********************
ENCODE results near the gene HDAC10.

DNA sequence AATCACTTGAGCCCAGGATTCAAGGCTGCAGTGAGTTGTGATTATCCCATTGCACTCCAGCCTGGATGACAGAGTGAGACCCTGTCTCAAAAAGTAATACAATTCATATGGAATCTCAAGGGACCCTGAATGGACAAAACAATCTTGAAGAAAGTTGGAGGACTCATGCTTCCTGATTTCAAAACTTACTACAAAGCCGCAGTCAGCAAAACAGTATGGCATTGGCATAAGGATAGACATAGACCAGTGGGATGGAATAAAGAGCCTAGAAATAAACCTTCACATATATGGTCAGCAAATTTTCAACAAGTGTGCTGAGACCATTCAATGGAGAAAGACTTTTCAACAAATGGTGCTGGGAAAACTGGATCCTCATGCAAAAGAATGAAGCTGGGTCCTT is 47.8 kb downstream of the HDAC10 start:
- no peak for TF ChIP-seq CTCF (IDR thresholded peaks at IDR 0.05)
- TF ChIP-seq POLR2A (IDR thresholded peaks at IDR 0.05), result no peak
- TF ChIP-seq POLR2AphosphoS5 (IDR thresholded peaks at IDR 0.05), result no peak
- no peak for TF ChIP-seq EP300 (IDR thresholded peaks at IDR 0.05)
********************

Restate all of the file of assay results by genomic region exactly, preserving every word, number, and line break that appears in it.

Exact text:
ENCODE results near the gene HDAC10.

DNA sequence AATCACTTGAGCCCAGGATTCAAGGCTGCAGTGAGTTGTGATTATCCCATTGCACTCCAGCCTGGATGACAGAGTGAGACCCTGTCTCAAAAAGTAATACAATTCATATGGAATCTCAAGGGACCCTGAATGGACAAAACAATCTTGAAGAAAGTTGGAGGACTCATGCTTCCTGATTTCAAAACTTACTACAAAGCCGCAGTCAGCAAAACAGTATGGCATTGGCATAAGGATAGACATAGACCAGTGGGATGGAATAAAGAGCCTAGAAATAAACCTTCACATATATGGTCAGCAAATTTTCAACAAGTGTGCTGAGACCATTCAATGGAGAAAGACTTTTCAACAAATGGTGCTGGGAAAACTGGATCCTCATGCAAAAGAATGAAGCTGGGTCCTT is 47.8 kb downstream of the HDAC10 start:
- no peak for TF ChIP-seq CTCF (IDR thresholded peaks at IDR 0.05)
- TF ChIP-seq POLR2A (IDR thresholded peaks at IDR 0.05), result no peak
- TF ChIP-seq POLR2AphosphoS5 (IDR thresholded peaks at IDR 0.05), result no peak
- no peak for TF ChIP-seq EP300 (IDR thresholded peaks at IDR 0.05)